Another extra-judicial killing by frat hazing
WHAT MATTERS MOST - Atty. Josephus B. Jimenez (The Freeman) - September 19, 2017 - 4:00pm

The brutal and senseless killing of 22-year old Horacio Castillo III, a very promising, brilliant student in the Faculty of Civil Law in the country's only pontifical university, UST, once again underscores the need to closely watch our growing children and guard them against alleged brutal murderers masquerading as fraternity brothers. If I were the father, I would consider the option of suing for moral, exemplary and other forms of damages, the university, including the dean who is allegedly a senior member of the same fraternity. That is if there is evidence of gross negligence on the part of the administrators. Although the administration acted swiftly by suspending the members of same fraternity, such futile move has no way of bringing back to life such a fine young future member of the Bar. What a senseless waste of life of one who dreamed to become a Supreme Court Associate Justice and ultimately the Chief Justice.

In fairness to UST, to my knowledge when I was still teaching in that law school, the university has always exercised due diligence in making sure that lives and properties within its campus are protected. But these fraternities do not do their hazing and initiations within the campus. Fraternity advisers who are usually faculty members, with the same fraternity affiliation, must be put to task and ordered to explain why they failed to supervise the fraternity initiation rites and welcome exercises. If there is a prima-facie showing of notorious negligence, then such advisers should also be placed under preventive suspension. And later if and when the facts warrant, they should be dismissed for serious misconduct. What are involved here are not just financial and other forms of assets. Lives are put in grave and imminent danger.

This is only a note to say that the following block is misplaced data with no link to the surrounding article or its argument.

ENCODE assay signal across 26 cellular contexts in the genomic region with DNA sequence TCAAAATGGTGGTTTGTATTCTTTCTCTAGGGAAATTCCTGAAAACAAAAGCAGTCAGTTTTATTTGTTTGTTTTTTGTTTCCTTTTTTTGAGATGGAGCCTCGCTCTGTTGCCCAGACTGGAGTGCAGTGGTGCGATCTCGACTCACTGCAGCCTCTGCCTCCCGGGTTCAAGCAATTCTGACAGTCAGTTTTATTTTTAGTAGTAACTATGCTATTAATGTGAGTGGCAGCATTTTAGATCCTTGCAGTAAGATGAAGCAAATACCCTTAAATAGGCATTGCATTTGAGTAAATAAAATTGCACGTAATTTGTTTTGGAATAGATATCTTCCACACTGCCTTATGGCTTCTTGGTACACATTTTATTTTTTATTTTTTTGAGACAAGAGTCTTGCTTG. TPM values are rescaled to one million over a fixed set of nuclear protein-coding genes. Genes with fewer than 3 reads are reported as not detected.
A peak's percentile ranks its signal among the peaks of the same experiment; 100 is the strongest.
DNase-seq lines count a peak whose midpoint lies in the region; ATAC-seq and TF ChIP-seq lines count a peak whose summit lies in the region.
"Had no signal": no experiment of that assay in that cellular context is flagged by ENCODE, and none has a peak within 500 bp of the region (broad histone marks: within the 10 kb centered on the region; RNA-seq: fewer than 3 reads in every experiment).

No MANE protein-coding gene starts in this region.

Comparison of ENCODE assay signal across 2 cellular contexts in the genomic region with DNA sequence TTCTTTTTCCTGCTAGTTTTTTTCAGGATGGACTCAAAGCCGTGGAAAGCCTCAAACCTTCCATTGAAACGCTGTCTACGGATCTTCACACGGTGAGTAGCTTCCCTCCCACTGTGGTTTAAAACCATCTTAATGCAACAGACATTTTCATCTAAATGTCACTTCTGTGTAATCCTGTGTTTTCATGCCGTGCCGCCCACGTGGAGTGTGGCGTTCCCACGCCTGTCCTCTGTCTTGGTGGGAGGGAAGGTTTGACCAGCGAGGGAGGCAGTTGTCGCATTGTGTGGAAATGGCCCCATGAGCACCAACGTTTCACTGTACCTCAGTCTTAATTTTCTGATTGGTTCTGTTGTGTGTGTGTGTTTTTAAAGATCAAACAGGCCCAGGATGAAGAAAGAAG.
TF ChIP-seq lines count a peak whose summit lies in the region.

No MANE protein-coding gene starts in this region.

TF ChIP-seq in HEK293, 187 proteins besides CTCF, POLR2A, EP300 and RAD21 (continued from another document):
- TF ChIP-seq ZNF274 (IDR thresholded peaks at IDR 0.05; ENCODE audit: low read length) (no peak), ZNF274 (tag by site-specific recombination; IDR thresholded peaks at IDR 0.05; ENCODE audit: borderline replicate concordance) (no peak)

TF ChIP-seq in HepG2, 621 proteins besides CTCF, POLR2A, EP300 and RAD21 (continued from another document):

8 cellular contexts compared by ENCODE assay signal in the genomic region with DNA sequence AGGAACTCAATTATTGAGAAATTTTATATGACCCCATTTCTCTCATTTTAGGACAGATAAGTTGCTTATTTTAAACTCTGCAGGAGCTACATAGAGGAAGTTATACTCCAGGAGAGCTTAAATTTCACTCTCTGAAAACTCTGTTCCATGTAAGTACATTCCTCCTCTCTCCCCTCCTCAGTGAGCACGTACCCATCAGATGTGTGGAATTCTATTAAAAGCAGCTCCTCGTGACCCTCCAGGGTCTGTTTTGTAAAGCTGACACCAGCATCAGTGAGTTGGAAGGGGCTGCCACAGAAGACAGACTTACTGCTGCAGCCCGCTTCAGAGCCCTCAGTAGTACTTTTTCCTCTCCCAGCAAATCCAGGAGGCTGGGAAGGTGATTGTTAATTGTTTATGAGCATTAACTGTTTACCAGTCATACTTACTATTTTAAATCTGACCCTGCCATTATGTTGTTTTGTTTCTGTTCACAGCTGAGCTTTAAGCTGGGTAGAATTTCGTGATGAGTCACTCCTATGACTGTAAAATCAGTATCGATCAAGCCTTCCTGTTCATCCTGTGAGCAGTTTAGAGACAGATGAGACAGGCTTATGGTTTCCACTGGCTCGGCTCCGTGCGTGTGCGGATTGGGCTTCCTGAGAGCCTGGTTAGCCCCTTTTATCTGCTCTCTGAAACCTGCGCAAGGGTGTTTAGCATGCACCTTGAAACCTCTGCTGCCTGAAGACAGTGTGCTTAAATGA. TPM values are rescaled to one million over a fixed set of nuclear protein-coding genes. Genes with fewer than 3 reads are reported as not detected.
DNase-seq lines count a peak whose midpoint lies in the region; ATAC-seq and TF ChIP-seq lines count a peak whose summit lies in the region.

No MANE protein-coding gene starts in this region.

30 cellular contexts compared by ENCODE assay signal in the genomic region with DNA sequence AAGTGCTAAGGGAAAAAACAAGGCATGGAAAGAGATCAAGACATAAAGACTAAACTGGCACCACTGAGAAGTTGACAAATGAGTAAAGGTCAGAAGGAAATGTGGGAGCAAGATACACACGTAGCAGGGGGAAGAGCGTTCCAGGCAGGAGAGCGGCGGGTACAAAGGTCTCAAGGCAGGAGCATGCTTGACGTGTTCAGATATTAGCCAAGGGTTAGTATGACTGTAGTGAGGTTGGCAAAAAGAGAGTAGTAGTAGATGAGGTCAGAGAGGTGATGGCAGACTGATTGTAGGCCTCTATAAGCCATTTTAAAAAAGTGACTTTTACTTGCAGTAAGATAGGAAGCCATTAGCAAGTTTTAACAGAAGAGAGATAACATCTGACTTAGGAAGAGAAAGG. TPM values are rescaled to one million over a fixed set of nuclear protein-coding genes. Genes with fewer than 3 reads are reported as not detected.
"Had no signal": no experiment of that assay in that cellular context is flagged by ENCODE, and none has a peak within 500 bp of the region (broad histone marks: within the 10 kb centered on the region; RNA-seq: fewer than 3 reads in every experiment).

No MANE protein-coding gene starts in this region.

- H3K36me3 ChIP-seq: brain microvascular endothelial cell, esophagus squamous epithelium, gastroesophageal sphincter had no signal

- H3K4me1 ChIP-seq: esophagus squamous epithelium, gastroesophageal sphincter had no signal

If I were part of the Dominican community that run the university, I would immediately form a composite group of senior alumni who are not frat men  and to give them the task to thoroughly review the facts leading to the untimely death of this innocent young man. I would ask the college of law dean to take a leave of absence, so that the investigation shall be done without a cloud of doubt. Fraternity advisers must be included among the respondents and due process should be done with a compelling sense of urgency. And then, if warranted by the evidence, heads should roll. Criminal cases should be filed. The Dominicans should also review all manuals for faculty, staff, and students.

This kind of summary executions should stop. These are all senseless wastes of human life. There should be a rule that incumbent school administrators should not be a member of any of these fraternities. And all such groups that are proven to have caused crimes must be imposed a perpetual ban from the campus.

For all of us who are watching, with a collective sense of outrage, some lessons have to be learned. First, why are fraternities and sororities able to recruit neophytes despite all the notorious records of deaths, injuries and psychological traumas? What drives senior fratmen and frat women to inflict physical injuries on these recruits? How come fraternal bonds are being built on the basis of bodily harm and psychological tortures? To my mind, this is a culture that is propagated all throughout the decades. Fraternities are used to conduct bar operations that give aid and comfort to members. These groups perpetuate a culture of mutual help in politics and professional practices. Young law students want to follow incumbent senators and justices who are bound by special ties. These motivations should be strong enough as to risk lives of young students.

Whatever it is, these senseless killings must stop and the criminals must be arrested, prosecuted and jailed to the full measure of the law. Whatever it takes to end these cycles of deaths should be undertaken with a sense of decisiveness and urgency. No ifs and no buts.

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